The Big Idea: Ryan David Jahn
This is another one for the “where do you get your ideas?” file: Ryan David Jahn was on the trail of a day job and found a novel instead. How did that happen? And what tweaks did he need to make to have his real life job hunt take the shape of The Dispatcher, the crime thriller the novel turned out to be? Jahn’s here now to share the details.
RYAN DAVID JAHN:
Ian Hunt is less than an hour from the end of his shift when he gets the call from his dead daughter.
In that first line is the idea that propels The Dispatcher from beginning to end.
It was May 2009 and I hadn’t worked (except for the occasional day-labor gig) for the better part of a year. Cash was tight and my unemployment insurance was about to run out.
I’d sold my first novel in January, but there was no money in it.
I needed a job.
I was filling out applications, but they were coming to nothing, and after months of this I was running out of places to send them.
Then I found out the LAPD needed police dispatchers. I thought it would be perfect. I could get a job with the city, benefits and all, and material for my writing as well. There were bound to be stories in some of those emergency calls.
I sent in an application. About two weeks later I received a postcard telling me I had to take an aptitude test. The testing would take place at a high school on Washington Boulevard the following Saturday at eight o’clock in the morning, but I was advised to arrive at seven thirty.
I got there at seven fifteen instead, and found myself at the wrong end of a line that wrapped around the block.
Over five hundred people showed up. There were six positions available.
The testing took three hours. It involved remembering combinations of numbers and letters (4G5T HY5), strings of details (six foot tall white male with blond hair in a white t-shirt and blue jeans carrying a green backpack last seen heading west on De Longpre), and listening to multiple voices simultaneously while pulling salient details. I actually enjoyed it, and walked away feeling that I’d done well.
I also starting thinking about the day-to-day job of being a police dispatcher. I’d be on the phone with people during what might well be the worst moment of their lives. I imagined myself working the graveyard shift in Los Angeles’s downtown dispatch office, taking one call after another while throwing down mugs of coffee.
Then, for no reason, this scene played out in my mind:
I’m sitting at my desk with my headset on. The CAD system is up and running. I take a sip from a steaming cup. A call comes in.
“Nine-one-one. What is your emergency?”
The call is from my wife. Our apartment is being burglarized, there’s a man with a gun in our living room going through our things, and I’m not there to help. I’m sitting at a desk fifteen miles away, only able to listen to what’s happening.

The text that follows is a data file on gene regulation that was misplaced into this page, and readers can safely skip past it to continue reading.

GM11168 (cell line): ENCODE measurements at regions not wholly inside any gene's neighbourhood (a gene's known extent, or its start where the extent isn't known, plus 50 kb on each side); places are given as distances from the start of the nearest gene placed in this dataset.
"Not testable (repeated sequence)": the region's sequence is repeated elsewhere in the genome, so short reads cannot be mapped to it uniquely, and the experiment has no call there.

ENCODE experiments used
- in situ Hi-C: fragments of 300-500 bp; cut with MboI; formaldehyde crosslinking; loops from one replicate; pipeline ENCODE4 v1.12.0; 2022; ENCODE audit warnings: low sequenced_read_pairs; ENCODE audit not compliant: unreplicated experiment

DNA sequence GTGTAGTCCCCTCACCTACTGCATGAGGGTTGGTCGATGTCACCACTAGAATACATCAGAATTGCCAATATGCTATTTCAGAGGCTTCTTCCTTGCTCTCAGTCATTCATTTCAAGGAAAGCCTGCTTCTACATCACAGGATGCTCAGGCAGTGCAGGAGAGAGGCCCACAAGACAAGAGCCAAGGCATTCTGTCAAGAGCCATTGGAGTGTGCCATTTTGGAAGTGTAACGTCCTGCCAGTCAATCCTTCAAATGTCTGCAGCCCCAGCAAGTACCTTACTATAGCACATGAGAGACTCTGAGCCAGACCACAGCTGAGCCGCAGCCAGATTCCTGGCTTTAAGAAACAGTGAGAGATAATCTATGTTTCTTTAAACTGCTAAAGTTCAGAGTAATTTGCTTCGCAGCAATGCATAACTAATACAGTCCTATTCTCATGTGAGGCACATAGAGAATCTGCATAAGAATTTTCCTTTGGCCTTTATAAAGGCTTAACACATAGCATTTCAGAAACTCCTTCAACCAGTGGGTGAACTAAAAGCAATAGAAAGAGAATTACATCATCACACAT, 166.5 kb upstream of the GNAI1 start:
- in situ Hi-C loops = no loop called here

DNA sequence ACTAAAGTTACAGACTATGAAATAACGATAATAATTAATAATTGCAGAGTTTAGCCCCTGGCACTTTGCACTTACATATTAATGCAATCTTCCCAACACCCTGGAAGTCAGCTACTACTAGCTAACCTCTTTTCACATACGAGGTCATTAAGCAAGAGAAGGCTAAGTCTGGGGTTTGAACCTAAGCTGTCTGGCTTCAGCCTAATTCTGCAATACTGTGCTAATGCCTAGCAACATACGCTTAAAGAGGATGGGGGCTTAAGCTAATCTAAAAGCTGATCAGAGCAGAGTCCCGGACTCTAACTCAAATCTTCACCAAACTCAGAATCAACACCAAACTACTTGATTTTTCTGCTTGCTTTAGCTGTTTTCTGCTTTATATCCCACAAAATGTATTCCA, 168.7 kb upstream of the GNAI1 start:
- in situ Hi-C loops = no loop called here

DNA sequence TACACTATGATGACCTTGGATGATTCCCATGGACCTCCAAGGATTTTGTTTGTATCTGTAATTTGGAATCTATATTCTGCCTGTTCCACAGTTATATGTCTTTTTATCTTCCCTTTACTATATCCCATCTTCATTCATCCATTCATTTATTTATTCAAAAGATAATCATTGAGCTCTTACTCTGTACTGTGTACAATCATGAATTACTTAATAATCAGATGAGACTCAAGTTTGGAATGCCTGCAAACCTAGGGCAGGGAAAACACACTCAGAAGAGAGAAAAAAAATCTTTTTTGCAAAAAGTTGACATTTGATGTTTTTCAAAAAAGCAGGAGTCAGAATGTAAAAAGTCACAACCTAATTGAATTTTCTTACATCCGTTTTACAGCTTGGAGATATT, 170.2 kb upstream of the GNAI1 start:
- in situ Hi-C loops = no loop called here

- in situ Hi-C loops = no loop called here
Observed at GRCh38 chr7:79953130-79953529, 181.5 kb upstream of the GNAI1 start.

I was terrified by the thought, so I knew there was a story there.
In The Dispatcher, the call doesn’t come from anybody’s wife. It comes from the protagonist’s daughter, who, after having gone missing seven years ago, has recently been declared dead in absentia, whose headstone is now planted in the local cemetery.
But it was that first idle fantasy that got my imagination going.
I spent the next several months trying to set the story in Los Angeles. I must have written four or five different openings, each one fifty to a hundred pages long. None of them worked. LA is a big, sprawling city with two dispatch offices (one downtown, one in the San Fernando Valley) and several dispatchers working in each at any given moment. I didn’t believe the phone call, it seemed too coincidental that this girl’s father should be the one to pick up, and if I couldn’t make myself believe the call, I wouldn’t believe what followed from it.
I finally realized Los Angeles was simply too big. The story, for that reason and others, needed to begin in a more contained environment. It needed to open on the narrative equivalent of a desert island before expanding to the larger world. I threw away the pages I’d written and again started over, this time in a small Texas town of my own creation (though based, in part, on a place I lived while growing up).
And this time I believed it. This time it worked.
After that, the story came together quickly, in a matter of weeks. Because once I understood the world of the story, I also understood the people who inhabited that world. Only these folks could live in such a place; only these folks could do what they do.
I had the right beginning, finally, and everything else followed logically from there.
A month after the first test, I learned that I’d done well enough to move on to the next step in the application process. Out of over five hundred original applicants, there were two hundred and fifty of us left. They tested our typing speed, and I moved forward again, along with a hundred and ninety-nine other people. I was interviewed by a three-person panel that consisted of two city-council members and a senior dispatcher, after which I was one of a hundred and twenty-five people eligible for and on the list to be placed in one of the six positions available.
They’d be hiring alphabetically.
So I didn’t end up with a job as a police dispatcher. I did, however, end up with a book about one — the better deal if you ask me.